Assessment of Computer Software
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Assess of risk in computer database
Given the advanced state of todays technological era, the need to maintain the security of the organizations IT computer system has grown more difficult with each passing day as the need for enhanced and more comprehensive security strives to stay ahead of “yesterdays technology.” The need for the IT computer security has never been more important. These needs have caused “headaches” for those charged with maintaining current and future security requirements for the organizations IT computer systems. Security is constantly challenged with “critical” viruses, worms, window patches, and hackers running rampant through the cyber-world and at the same time those charged with the security of the IT computer system are confronted with limited resources with which to combat these threats to the very life of their organization. The organization faces major, if not impossible, issues in “bullet-proofing” the entire IT computer system infrastructure. In this paper the subject to identify is IT computer system security and how to assess risks which may occur to this system throughout the organization.
Computer security is defined as “the protection of the computer access,” including data, networks, computer power from unauthorized access, use, alteration, degradation, destruction, and any other threats that may appear either internal or external (Picasso, n.d.). In dealing with additional specific areas of the networks security, system protection takes the form of being able to prevent unauthorized access, modification, misuse, or any harm to the interconnecting groups of computers or the network accessible resources.
Physical and logical are two categories addressed by the IT computer network security. These two categories must be addressed simultaneously and with equal vigor. Often the protection of organizational data is referred to as “information security.” Although the differences between the two may appear to be obvious, occasionally they become almost indistinguishable to the organization. The physical part of the security system contains the tangible protection devices, such as the vaults, locks, fences, cables, safes, and any other devices used by the organization. The logical part of the security system deals with the protection of materials non-physical, which would include materials provided by authentication or encryption schemes which might occur throughout the organization or the cyber-world.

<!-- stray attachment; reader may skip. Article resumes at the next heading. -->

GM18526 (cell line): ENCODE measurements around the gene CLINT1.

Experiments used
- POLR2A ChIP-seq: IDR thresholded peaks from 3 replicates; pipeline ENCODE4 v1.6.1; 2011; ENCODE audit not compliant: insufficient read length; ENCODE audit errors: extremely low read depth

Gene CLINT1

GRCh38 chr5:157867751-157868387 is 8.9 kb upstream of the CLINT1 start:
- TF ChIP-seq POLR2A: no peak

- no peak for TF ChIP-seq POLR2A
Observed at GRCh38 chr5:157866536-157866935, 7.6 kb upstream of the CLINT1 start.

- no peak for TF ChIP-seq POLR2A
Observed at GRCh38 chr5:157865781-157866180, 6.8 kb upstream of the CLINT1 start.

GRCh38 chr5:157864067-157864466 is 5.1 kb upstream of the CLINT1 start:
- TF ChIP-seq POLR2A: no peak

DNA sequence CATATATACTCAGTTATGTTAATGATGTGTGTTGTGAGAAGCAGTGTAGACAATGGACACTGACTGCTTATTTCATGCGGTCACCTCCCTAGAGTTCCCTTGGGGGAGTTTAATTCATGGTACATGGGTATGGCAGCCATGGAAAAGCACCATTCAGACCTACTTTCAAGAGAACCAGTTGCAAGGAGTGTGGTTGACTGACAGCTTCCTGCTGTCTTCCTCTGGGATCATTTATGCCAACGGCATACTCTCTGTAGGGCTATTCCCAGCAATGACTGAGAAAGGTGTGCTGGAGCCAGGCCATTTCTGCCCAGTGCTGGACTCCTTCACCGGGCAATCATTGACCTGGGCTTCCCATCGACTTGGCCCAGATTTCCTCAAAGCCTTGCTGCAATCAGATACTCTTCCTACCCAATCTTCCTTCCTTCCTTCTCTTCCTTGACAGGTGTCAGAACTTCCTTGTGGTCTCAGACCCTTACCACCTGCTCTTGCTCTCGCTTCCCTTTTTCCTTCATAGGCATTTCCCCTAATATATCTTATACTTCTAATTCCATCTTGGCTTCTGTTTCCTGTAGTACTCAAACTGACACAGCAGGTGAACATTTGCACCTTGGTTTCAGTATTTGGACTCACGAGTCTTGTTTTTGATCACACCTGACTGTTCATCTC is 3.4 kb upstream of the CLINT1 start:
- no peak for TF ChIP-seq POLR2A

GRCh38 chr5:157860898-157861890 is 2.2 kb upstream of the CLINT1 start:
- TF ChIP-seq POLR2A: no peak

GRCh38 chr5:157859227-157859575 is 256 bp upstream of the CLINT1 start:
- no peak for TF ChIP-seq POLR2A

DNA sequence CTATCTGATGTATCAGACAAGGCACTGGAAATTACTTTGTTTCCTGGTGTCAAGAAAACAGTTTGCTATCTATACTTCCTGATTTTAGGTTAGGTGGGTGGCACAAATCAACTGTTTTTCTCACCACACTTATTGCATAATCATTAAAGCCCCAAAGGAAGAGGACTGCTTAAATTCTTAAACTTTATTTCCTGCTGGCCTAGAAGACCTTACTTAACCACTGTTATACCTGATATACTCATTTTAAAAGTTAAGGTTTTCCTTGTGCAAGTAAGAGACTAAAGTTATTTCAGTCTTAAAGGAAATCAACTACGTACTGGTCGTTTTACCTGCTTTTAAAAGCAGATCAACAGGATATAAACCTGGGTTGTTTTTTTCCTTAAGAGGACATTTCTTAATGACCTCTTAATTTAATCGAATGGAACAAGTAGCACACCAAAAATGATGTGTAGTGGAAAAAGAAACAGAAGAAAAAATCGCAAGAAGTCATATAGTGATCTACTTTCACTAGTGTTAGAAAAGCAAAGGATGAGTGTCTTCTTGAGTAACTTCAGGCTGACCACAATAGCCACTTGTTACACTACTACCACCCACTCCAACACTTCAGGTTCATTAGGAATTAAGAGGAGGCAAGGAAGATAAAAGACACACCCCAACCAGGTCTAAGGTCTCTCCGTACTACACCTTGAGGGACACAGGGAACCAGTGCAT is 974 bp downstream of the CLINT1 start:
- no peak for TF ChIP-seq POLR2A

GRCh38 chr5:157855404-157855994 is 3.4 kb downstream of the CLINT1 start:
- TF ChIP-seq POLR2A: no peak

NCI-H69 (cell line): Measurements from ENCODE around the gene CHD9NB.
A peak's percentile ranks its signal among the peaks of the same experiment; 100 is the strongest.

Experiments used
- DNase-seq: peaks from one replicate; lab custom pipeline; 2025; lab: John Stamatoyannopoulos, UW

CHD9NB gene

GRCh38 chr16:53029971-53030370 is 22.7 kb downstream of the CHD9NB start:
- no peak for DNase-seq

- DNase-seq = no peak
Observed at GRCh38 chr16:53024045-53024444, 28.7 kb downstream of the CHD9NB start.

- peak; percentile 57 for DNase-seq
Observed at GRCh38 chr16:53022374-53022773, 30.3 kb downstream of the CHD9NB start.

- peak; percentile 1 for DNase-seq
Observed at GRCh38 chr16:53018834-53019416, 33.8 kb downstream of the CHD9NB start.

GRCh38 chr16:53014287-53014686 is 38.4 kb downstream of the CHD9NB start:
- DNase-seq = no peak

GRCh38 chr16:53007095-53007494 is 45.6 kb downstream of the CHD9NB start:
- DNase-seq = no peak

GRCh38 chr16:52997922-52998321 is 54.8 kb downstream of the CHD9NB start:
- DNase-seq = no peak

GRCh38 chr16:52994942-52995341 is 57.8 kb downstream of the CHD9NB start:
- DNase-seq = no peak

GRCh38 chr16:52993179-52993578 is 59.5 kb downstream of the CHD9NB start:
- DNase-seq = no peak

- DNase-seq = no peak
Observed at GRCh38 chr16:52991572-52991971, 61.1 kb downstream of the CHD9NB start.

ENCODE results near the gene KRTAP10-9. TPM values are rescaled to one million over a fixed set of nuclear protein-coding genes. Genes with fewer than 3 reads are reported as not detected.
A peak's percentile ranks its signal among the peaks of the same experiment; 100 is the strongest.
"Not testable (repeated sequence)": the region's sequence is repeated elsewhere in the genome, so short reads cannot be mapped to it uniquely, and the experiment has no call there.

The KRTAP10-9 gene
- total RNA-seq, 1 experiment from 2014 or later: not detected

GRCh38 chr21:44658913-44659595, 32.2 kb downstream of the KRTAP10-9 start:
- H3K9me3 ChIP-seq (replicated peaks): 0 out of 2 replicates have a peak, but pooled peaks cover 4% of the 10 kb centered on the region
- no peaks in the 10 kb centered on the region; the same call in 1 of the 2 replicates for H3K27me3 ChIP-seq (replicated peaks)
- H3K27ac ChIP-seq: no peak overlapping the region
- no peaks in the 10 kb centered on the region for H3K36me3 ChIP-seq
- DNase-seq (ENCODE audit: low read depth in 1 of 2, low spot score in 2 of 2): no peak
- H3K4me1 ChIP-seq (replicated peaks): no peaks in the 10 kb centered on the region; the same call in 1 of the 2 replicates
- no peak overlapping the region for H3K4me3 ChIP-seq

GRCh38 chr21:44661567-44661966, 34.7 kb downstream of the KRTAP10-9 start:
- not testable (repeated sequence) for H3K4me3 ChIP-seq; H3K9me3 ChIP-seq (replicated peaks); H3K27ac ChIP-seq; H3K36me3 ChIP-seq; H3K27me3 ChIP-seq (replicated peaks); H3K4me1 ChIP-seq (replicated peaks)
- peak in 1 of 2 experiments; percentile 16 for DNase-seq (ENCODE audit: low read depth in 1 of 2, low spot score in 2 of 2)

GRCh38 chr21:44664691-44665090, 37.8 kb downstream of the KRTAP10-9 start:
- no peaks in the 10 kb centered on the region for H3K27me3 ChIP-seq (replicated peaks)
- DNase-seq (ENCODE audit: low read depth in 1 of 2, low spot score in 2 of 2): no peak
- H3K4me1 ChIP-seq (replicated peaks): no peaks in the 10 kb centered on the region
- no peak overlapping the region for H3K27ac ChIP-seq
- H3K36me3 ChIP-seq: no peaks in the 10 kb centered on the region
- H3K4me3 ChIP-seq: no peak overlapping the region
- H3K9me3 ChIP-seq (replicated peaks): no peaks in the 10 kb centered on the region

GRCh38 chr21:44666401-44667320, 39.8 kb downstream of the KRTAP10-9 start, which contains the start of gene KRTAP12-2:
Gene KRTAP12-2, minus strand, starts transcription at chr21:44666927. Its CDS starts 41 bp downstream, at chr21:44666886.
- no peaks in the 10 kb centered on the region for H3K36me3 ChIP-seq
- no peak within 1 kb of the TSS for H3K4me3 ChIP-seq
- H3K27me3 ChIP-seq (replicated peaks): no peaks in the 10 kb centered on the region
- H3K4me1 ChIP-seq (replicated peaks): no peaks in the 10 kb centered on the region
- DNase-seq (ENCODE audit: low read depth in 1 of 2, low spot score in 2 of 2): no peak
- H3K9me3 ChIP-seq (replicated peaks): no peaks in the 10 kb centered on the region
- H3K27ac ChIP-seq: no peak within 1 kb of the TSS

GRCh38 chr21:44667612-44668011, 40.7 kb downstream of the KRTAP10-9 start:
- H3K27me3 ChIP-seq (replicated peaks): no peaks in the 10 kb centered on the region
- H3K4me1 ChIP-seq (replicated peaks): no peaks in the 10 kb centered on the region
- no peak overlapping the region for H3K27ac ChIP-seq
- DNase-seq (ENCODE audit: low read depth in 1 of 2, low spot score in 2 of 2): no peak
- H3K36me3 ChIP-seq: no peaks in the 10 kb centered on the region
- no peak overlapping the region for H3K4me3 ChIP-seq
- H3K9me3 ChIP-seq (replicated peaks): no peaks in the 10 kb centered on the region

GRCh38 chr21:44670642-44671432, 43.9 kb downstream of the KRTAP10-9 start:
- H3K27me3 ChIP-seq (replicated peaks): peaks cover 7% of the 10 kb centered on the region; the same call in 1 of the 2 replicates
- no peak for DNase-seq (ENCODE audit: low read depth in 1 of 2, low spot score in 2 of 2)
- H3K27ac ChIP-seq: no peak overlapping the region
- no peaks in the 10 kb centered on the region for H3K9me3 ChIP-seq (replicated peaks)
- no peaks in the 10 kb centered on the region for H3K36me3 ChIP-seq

When dealing with the security of a computer system it must be remembered that the security is designed not to be mysterious or illegal, but rather about secrecy. As a director of security for a computer software company, which designs specialized programs for specialized companies, the director and all subordinates will be keenly aware that secrets are normally involved. The organization frequently, if not always, deals with confidentiality, authenticity, and integrity. The director of security refers to confidentiality as possessing the power over any distinguishing authorized users from any unauthorized users, and by any level of access that may be in-between the two. The director of security refers to integrity as ensuring that the organizations information is not altered in any undetectable way. Integrity can be associated with making sure what is getting through the computer system remains to be original and true. The director of security refers to authenticity to ensure the users of the computer system are who he or she professes to be. In assess the situation and be certain, the director may elect to establish check-points in any number of locations to ensure information accuracy. The director may also implement a system where in the more privileged employees gain access to, the more privileged parts of the network, and although the lesser privileged employees have access to lesser privileged areas of the information. Of the utmost importance to the director is the issuance of